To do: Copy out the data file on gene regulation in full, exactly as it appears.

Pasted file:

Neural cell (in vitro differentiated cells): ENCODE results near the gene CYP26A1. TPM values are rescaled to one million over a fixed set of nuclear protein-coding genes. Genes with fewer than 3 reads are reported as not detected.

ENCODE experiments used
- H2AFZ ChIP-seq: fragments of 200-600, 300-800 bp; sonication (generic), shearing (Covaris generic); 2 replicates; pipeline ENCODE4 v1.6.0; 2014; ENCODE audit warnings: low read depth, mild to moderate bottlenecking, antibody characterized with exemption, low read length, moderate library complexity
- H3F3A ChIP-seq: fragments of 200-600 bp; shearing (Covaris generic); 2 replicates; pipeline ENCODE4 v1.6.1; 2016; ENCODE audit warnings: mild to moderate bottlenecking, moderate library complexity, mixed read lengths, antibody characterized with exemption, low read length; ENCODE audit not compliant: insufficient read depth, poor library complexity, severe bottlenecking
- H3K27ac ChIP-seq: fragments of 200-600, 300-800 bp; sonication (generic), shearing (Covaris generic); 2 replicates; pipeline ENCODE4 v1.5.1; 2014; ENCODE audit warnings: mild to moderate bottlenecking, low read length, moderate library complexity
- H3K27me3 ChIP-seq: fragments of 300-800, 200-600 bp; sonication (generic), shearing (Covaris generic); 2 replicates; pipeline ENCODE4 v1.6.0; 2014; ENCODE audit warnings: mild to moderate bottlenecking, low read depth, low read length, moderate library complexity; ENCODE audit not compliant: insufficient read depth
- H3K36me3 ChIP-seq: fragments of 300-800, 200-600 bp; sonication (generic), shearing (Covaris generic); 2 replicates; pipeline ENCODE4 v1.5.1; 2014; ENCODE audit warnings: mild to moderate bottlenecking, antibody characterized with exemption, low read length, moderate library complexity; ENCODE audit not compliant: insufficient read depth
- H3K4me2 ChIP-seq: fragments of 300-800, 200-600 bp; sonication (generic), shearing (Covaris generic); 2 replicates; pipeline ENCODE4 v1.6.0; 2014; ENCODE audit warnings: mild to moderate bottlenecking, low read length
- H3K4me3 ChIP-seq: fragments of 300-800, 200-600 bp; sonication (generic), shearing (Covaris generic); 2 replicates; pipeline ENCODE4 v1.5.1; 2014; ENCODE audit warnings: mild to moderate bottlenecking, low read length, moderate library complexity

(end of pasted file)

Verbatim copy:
Neural cell (in vitro differentiated cells): ENCODE results near the gene CYP26A1. TPM values are rescaled to one million over a fixed set of nuclear protein-coding genes. Genes with fewer than 3 reads are reported as not detected.

ENCODE experiments used
- H2AFZ ChIP-seq: fragments of 200-600, 300-800 bp; sonication (generic), shearing (Covaris generic); 2 replicates; pipeline ENCODE4 v1.6.0; 2014; ENCODE audit warnings: low read depth, mild to moderate bottlenecking, antibody characterized with exemption, low read length, moderate library complexity
- H3F3A ChIP-seq: fragments of 200-600 bp; shearing (Covaris generic); 2 replicates; pipeline ENCODE4 v1.6.1; 2016; ENCODE audit warnings: mild to moderate bottlenecking, moderate library complexity, mixed read lengths, antibody characterized with exemption, low read length; ENCODE audit not compliant: insufficient read depth, poor library complexity, severe bottlenecking
- H3K27ac ChIP-seq: fragments of 200-600, 300-800 bp; sonication (generic), shearing (Covaris generic); 2 replicates; pipeline ENCODE4 v1.5.1; 2014; ENCODE audit warnings: mild to moderate bottlenecking, low read length, moderate library complexity
- H3K27me3 ChIP-seq: fragments of 300-800, 200-600 bp; sonication (generic), shearing (Covaris generic); 2 replicates; pipeline ENCODE4 v1.6.0; 2014; ENCODE audit warnings: mild to moderate bottlenecking, low read depth, low read length, moderate library complexity; ENCODE audit not compliant: insufficient read depth
- H3K36me3 ChIP-seq: fragments of 300-800, 200-600 bp; sonication (generic), shearing (Covaris generic); 2 replicates; pipeline ENCODE4 v1.5.1; 2014; ENCODE audit warnings: mild to moderate bottlenecking, antibody characterized with exemption, low read length, moderate library complexity; ENCODE audit not compliant: insufficient read depth
- H3K4me2 ChIP-seq: fragments of 300-800, 200-600 bp; sonication (generic), shearing (Covaris generic); 2 replicates; pipeline ENCODE4 v1.6.0; 2014; ENCODE audit warnings: mild to moderate bottlenecking, low read length
- H3K4me3 ChIP-seq: fragments of 300-800, 200-600 bp; sonication (generic), shearing (Covaris generic); 2 replicates; pipeline ENCODE4 v1.5.1; 2014; ENCODE audit warnings: mild to moderate bottlenecking, low read length, moderate library complexity